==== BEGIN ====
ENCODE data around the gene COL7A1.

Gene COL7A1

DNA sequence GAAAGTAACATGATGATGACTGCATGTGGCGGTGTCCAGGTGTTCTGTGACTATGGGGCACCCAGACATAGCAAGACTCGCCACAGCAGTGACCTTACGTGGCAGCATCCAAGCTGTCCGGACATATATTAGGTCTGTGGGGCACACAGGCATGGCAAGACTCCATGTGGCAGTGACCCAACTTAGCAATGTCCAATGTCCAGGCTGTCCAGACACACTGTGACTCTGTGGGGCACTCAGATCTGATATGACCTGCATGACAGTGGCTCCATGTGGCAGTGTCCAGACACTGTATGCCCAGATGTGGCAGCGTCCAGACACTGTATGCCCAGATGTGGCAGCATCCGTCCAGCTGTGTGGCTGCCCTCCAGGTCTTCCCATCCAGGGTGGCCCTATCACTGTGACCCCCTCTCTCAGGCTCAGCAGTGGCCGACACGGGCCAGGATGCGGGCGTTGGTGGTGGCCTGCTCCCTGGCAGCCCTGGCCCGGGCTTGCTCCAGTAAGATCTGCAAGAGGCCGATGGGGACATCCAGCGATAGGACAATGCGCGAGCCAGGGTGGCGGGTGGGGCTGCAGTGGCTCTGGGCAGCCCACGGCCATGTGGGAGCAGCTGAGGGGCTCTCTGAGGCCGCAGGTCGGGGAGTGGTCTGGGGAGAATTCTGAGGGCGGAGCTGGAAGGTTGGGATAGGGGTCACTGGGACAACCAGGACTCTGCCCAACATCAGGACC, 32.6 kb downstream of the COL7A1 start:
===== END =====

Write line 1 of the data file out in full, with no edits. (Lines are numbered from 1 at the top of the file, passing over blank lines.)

ENCODE data around the gene COL7A1.